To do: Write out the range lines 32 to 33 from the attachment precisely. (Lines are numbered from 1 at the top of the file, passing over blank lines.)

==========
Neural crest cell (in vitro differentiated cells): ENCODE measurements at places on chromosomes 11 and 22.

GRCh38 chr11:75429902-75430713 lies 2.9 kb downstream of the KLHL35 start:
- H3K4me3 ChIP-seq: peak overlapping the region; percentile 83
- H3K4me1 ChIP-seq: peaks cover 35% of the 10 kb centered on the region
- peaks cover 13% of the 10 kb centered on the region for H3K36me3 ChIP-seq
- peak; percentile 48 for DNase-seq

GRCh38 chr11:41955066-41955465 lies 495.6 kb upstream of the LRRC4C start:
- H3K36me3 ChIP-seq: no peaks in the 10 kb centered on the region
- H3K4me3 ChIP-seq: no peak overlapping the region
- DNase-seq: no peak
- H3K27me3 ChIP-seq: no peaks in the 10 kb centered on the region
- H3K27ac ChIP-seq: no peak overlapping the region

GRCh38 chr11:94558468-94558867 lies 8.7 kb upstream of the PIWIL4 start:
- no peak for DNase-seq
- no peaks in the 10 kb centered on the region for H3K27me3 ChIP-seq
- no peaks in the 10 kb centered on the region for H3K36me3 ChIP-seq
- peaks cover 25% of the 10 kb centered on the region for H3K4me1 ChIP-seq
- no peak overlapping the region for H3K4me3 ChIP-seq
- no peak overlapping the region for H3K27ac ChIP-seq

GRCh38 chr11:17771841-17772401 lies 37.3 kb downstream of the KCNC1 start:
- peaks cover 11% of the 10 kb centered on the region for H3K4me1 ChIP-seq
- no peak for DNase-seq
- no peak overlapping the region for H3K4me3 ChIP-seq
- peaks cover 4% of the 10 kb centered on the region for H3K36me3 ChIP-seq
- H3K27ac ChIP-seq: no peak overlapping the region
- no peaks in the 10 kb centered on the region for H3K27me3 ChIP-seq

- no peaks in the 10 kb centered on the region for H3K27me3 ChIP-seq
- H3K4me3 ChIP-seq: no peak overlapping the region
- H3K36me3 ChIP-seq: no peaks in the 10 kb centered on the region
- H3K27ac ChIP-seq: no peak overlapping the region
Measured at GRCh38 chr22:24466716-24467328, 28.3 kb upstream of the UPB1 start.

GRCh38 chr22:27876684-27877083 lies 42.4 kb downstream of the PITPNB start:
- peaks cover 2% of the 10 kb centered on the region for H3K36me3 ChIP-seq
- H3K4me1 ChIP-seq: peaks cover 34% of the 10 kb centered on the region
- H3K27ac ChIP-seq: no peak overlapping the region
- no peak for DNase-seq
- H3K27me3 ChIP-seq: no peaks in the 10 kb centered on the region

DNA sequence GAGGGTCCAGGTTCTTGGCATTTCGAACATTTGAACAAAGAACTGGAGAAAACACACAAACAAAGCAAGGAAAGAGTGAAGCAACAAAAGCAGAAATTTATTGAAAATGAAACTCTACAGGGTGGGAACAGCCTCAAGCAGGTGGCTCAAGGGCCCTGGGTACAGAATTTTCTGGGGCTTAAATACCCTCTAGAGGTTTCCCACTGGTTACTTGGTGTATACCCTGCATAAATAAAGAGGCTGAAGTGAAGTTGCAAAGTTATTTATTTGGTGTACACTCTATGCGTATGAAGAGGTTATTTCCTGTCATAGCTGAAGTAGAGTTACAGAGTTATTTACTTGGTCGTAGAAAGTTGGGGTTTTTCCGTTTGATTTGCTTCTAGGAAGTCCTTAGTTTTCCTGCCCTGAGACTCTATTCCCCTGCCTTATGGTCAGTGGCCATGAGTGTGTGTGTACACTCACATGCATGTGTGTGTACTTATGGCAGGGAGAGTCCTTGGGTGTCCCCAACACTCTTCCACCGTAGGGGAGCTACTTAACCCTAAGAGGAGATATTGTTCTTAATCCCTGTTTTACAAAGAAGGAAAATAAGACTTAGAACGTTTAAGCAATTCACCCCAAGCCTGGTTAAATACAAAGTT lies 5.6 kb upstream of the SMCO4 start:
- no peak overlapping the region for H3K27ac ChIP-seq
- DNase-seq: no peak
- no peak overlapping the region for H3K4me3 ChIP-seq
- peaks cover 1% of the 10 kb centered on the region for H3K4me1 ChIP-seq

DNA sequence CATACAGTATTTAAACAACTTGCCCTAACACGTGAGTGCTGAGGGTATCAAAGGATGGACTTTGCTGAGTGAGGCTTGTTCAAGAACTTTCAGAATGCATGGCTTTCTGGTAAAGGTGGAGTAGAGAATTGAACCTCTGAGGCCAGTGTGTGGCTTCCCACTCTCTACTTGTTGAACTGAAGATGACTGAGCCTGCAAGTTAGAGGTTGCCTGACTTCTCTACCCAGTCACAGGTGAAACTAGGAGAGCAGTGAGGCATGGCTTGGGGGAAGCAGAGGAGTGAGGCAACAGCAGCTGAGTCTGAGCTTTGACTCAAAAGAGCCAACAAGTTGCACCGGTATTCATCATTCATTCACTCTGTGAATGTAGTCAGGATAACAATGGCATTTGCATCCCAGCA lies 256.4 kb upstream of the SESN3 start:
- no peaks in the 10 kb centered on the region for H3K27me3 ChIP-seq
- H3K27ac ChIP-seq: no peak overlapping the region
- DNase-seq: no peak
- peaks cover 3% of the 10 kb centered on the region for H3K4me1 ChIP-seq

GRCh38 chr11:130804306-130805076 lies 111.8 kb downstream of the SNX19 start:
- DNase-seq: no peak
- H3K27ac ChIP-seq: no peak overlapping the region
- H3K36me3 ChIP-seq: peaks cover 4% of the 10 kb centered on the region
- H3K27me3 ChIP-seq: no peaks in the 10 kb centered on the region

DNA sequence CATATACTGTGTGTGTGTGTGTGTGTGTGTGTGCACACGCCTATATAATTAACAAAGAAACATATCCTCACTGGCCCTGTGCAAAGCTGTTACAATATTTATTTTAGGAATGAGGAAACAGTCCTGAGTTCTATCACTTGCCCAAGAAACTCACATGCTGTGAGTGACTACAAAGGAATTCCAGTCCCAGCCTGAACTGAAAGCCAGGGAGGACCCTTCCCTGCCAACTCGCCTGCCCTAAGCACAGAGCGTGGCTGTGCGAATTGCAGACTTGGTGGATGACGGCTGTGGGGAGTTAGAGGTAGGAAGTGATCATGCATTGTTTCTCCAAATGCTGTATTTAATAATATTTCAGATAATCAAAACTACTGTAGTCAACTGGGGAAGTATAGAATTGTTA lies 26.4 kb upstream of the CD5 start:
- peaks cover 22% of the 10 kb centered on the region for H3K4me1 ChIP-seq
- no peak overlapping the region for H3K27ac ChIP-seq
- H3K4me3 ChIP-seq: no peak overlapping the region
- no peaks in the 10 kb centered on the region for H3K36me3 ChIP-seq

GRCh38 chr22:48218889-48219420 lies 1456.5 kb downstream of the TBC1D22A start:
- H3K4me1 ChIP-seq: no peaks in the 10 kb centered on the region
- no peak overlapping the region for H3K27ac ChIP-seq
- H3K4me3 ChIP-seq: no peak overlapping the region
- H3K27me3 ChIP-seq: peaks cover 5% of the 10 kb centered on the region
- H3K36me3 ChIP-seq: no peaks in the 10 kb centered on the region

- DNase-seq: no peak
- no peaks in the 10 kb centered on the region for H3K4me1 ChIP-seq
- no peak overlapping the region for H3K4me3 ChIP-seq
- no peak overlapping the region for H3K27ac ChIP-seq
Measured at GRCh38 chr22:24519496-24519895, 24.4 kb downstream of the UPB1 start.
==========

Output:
GRCh38 chr22:27876684-27877083 lies 42.4 kb downstream of the PITPNB start:
- peaks cover 2% of the 10 kb centered on the region for H3K36me3 ChIP-seq